Billy Jeff's pardons

It’s almost funny, reading and hearing Democrat indignation about President Bush’s commutation of Scooter Libby’s 30-month jail sentence. Bush left intact the $250,000 fine, the probation and the overall conviction against him; he just kept Libby from having to go to jail. The appeals case continues.


Where were today’s outraged Democrats when Bill Clinton pardoned hundreds of felons, many of them cronies, friends and even relatives of his, in the waning weeks of his presidency?

On November 21, 2000, Clinton pardoned 11 convicts. They had been convicted of bribing union officials, making false statements to a government agency, and dealing cocaine. Clinton did this while the nation was embroiled in and distracted by the Florida fiasco that would eventually end in the Supreme Court.

On December 22, 2000, just a fortnight after the Bush v Gore decision guaranteed that Al Gore would not become president, Clinton issued another round of questionable pardons. At this point, Clinton had just a month left on his presidency. He pardoned 59 people and granted clemency to 3 others. These people had been convicted in Arkansas while Clinton himself was governor of that state, others had been convicted on drug distribution and on wire fraud charges, and Clinton even pardoned long-time Chicago Democrat Congressman Dan Rostenkowski, who had been convicted in 1996 of mail fraud and who had been accused of using public money to pay people on his payroll who did little or no work. Rostenkowski had already served his 17-month sentence; the pardon was no less than a political slap at the jury who had convicted and the judge who had sentenced Rostenkowski.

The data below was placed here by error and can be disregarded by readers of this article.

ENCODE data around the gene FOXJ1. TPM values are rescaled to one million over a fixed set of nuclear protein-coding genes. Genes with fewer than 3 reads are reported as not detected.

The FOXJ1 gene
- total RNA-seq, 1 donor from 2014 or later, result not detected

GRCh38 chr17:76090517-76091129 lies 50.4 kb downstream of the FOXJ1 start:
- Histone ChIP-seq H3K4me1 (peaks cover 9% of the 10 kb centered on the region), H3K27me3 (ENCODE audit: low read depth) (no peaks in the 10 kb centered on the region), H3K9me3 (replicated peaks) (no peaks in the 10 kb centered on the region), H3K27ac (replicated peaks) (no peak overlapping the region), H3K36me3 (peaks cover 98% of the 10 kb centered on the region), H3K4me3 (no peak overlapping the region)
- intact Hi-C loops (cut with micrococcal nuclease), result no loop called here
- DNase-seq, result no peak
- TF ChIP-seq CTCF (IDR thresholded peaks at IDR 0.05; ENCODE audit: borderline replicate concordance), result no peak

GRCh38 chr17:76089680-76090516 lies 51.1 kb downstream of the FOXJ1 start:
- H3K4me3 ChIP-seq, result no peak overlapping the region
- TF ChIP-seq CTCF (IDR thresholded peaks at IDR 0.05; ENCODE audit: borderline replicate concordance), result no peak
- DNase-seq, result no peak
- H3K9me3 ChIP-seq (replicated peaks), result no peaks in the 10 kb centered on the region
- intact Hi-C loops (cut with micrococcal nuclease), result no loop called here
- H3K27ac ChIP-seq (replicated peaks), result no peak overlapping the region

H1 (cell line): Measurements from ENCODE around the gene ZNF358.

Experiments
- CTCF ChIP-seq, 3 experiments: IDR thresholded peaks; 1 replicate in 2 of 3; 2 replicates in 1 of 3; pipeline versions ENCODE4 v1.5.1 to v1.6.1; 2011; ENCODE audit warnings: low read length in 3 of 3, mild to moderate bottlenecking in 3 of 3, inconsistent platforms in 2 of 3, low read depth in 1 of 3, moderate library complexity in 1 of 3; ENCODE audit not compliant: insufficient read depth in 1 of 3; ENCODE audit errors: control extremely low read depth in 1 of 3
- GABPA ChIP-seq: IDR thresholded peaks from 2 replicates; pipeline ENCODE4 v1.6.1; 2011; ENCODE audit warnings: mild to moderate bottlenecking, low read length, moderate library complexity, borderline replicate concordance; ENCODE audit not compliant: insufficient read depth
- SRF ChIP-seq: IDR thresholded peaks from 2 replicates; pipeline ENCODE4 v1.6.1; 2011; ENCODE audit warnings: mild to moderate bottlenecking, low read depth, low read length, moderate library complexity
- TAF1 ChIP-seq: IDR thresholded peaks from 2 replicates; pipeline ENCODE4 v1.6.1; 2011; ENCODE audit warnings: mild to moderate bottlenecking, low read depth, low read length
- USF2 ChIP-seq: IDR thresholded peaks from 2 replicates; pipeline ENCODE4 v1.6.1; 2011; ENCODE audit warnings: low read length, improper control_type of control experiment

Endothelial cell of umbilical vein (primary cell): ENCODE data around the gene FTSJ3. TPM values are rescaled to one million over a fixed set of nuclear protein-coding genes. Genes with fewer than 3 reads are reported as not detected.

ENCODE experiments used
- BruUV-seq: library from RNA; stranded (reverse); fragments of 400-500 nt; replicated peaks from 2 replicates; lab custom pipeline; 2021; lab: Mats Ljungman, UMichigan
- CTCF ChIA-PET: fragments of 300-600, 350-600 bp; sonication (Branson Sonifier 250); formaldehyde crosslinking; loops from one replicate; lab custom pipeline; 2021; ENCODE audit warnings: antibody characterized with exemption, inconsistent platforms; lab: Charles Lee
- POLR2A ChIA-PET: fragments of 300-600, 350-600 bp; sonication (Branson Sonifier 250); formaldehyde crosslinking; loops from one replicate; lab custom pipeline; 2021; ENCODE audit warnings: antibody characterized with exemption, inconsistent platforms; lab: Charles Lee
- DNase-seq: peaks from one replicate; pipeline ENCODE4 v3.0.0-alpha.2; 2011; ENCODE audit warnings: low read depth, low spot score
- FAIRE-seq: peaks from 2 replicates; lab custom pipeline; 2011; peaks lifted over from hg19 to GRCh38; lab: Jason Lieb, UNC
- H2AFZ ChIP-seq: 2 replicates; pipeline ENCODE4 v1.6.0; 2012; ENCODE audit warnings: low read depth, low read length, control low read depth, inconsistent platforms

But Clinton’s most egregious misuse of the presidential pardon power came on January 20, 2001–the final day of his presidency. He pardoned 140 and granted clemency to 36. Among those pardoned or granted clemency:


* Carlos A. Vignali had his sentence for cocaine trafficking commuted, after serving 6 of 15 years in federal prison.